Wednesday, April 2, 2014

Laws in Christ's Day

Sabbath School Today
With the 1888 Message Dynamic 
Christ and His Law
Lesson 1: Laws in Christ's Day
Welcome to the study of "Christ and His Law" for the next thirteen weeks. Of all the laws that existed in Christ's day there were only two ways of keeping them. One way was legalism and the other way was love. This is what interests us today. The same two motivations for law-keeping exist today. Legalism is a subtle counterfeit of the devil by which one's soul could be lost in the end. Love is the genuine motivation from the Heavenly Merchantman's gift shop in the sanctuary.
Satan has successfully infiltrated the popular churches and Adventism with an extremely subtle form of "selfie" love. Lucifer has discovered a sugar-coated brand of legalism to confuse us while we vainly imagine that we have outgrown the old kind. "We" think that legalism is keeping the man-made do's and don'ts checklist of religion in order to be saved. It is religion absorbed in a highly refined, sophisticated love of self that keeps asking, "What is essential for my salvation? What is the least sacrifice and devotion I can give and still squeak past the pearly gates? How close can I come to the world and still be saved?" This attitude is evident in the frequent question, "Is it really a sin to do this or that?" There is a vast amount of legalism clogging popular Adventist thinking! And it repels sincere, thoughtful youth. We need as desperately to understand the gospel as did our brethren in 1888!
Legalism promulgated for decades as "the third angel's message" is a distortion of truth and is largely responsible for the long delay in finishing God's work. Some 75% or more of Adventist youth leave the church after they turn 18. Legalism has provoked many children to wrath and driven them into rebellion.
It was the basic problem in the 1888 history. Ellen White said that our ministers of that era had "preached the law until we are as dry as the hills of Gilboa, that had neither dew nor rain." [1] Yet earnest Seventh-day Adventist leaders were demanding more of the same, saying, "'You should not be reaching for the righteousness of Christ, and making so much of that. You should preach the law.'" [2] That was legalism, pure and simple! But do we have a problem with it today? Yes; otherwise we would not be losing those 75% or more of our young people!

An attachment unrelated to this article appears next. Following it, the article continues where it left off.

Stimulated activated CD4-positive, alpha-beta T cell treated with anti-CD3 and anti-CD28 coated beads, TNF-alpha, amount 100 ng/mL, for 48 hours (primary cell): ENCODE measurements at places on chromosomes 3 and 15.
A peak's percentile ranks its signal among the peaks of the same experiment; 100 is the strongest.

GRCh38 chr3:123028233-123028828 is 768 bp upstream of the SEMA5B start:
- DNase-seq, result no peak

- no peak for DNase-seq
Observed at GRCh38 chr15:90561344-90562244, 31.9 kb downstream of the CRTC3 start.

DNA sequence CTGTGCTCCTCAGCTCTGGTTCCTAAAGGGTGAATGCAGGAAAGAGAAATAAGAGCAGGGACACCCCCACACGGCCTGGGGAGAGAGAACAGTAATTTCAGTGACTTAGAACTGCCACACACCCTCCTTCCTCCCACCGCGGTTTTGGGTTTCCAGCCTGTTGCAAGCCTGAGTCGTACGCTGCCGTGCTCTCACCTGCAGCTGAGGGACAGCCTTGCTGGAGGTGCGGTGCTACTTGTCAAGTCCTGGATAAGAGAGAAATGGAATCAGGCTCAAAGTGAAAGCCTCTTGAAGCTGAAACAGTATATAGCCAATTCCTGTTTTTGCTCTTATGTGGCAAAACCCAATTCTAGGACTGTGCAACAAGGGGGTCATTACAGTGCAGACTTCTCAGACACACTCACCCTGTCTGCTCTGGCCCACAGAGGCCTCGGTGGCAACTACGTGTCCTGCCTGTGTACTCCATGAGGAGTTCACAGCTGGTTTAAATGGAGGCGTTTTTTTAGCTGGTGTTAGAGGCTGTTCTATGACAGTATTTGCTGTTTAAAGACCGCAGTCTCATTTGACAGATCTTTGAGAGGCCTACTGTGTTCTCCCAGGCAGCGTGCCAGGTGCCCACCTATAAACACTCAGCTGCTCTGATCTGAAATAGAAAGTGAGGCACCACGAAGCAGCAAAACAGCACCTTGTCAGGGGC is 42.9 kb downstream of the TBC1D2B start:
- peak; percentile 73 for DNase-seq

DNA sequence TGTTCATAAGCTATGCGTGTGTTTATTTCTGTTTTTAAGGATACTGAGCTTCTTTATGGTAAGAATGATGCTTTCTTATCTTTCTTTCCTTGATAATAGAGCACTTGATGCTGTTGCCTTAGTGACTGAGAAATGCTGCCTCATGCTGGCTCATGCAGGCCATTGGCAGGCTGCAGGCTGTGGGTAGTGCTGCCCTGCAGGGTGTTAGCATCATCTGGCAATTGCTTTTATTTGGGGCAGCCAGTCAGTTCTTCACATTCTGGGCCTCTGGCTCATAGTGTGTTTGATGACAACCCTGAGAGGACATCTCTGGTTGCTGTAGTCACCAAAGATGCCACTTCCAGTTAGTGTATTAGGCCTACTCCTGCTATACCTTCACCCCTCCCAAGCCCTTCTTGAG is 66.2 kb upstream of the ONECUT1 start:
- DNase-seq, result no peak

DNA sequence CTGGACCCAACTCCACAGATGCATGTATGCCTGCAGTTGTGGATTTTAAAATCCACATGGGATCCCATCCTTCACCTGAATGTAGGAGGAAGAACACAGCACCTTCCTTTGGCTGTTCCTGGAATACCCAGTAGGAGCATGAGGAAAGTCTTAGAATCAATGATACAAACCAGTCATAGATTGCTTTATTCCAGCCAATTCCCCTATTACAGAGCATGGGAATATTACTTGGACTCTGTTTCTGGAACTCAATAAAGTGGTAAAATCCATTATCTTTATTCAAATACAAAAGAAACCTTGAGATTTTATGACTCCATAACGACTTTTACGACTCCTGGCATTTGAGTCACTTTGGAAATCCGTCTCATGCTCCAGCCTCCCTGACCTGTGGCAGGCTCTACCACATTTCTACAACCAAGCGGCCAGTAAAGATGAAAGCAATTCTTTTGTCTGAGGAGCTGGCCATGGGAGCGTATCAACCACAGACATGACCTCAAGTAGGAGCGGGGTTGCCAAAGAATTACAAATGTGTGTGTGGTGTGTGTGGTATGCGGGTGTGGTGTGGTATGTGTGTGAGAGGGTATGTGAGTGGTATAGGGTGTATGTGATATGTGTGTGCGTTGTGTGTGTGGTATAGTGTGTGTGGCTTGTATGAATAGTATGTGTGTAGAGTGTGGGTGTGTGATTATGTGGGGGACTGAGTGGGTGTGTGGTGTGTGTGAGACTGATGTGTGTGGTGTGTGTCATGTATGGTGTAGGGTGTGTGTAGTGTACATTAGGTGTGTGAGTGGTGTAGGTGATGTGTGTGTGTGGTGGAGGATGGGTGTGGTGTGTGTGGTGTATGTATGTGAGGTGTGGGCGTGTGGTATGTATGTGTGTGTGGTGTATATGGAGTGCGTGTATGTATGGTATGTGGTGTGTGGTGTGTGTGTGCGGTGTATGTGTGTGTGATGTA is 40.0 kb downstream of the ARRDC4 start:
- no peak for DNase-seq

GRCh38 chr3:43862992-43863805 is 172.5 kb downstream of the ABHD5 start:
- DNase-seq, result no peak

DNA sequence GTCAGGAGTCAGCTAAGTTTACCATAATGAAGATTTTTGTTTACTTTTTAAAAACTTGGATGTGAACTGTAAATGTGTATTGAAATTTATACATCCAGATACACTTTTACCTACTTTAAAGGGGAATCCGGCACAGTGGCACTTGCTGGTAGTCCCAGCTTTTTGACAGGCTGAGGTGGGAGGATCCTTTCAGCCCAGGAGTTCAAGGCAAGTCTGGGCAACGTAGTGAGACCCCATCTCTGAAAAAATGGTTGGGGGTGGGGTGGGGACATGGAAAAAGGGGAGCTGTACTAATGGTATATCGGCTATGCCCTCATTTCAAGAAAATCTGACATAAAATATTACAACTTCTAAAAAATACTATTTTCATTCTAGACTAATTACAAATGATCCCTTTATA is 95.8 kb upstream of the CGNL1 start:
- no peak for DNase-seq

How can law and love be inseparable? They appear (on the surface) to be incompatible!
Obedience to God's law is never legalism. The perpetuity of the law is not legalism, nor is preaching the importance of obedience. Legalism is not overemphasis of the law, as though there were some secret line of balance between legalism and grace--fifty-fifty. "Balance" is not the issue; 99% gospel and 1% legalism nullifies the gospel, or "frustrates" it, to use Paul's expression (Gal. 2:21). The 1% of legalism will poison the whole like a small dose of arsenic ruins bread.
Here is Paul's phrase which means legalism: "For as many as are of the works of the law are under the curse" (Gal. 3:10). Obviously, "the works of the law" are not true obedience to the law. They are a supposed obedience, which is deceptive. The problem is that they spring from the wrong motivation. Legalism is trying to do the right thing for the wrong reason.
In Paul's thinking, "the works of the law" are the opposite of faith. The negative definition discloses the positive. Note his contrasts: "Received ye the Spirit by the works of the law, or by the hearing of faith? ... Having begun in the Spirit, are ye now made perfect by theflesh?" (Gal. 3:2, 3). "The works of the law" are defined here as the work of "the flesh."